EDs share strategies for slashing wait time

Thanks to revamping the way it handles emergency care, Parkland Memorial Hospital in Texas expects to boost its ED visits by one-third in the coming year, reports the Dallas Morning News. Most of the 200,000 treated will not so much represent new patients, but a declining percentage of people who tire of waiting and leave the hospital before being seen, said Dr. Brent Treichler, who as the hospital's chief of emergency medicine oversaw the initiative.

Before making changes such as handling less serious cases in an urgent-care clinic on another floor, adding clinicians and dividing them into five teams that could more quickly assess a patient's condition and provide treatment, patients waited an average of four hours to be seen by a doctor, and spent a total of eight to 13 hours from arrival to discharge or admittance. It now takes an average of 54 minutes to see a doctor and five hours and 26 minutes for the entire ED encounter, officials report.

But with the surge in ED volume, securing one of the hospital's 685 beds for those who must be admitted remains a challenge. The average total wait or "dwell time" for these patients, among the sickest seen in the ED, is eight hours and 49 minutes. Although the hospital has recently managed to cut that time by about 90 minutes, Dr. Ron Anderson, Parkland's president and CEO, said the increased patient load makes the case for adding about 30 percent capacity in the new Parkland hospital scheduled for completion in 2014.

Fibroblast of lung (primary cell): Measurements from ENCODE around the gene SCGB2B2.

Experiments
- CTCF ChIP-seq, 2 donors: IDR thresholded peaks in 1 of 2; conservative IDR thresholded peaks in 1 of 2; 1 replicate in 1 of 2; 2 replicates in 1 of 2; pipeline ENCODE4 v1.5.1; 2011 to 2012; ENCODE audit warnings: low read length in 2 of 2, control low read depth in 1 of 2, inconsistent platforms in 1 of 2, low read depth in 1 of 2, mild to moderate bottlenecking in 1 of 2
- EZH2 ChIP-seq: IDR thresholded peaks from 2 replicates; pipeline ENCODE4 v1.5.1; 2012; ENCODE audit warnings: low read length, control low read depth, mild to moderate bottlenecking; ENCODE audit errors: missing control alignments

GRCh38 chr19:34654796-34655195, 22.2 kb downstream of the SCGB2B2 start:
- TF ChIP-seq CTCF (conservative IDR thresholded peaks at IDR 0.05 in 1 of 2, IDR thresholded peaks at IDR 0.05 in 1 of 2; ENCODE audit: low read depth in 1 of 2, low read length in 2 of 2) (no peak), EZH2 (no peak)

Meanwhile, St. Mary's Hospital in Kitchener, Canada, is celebrating cutting its arrival-to-admission time from 42 hours in 2008 down to less than 24 today. The results were so dramatic, in fact, that St. Mary's General Hospital received a one-time performance bonus of $530,000, earmarked to continue lowering wait times at the hospital and share lessons learned with other hospitals, reports TheRecord.com.

As with Parkland, St. Mary's cut its wait time by changing the layout to move non-urgent treatment to another area, and by expanding the role of nurses to provide minor treatment and speed triage.

To learn more:
- see this article on The Record
- check out this article in the Dallas Morning News

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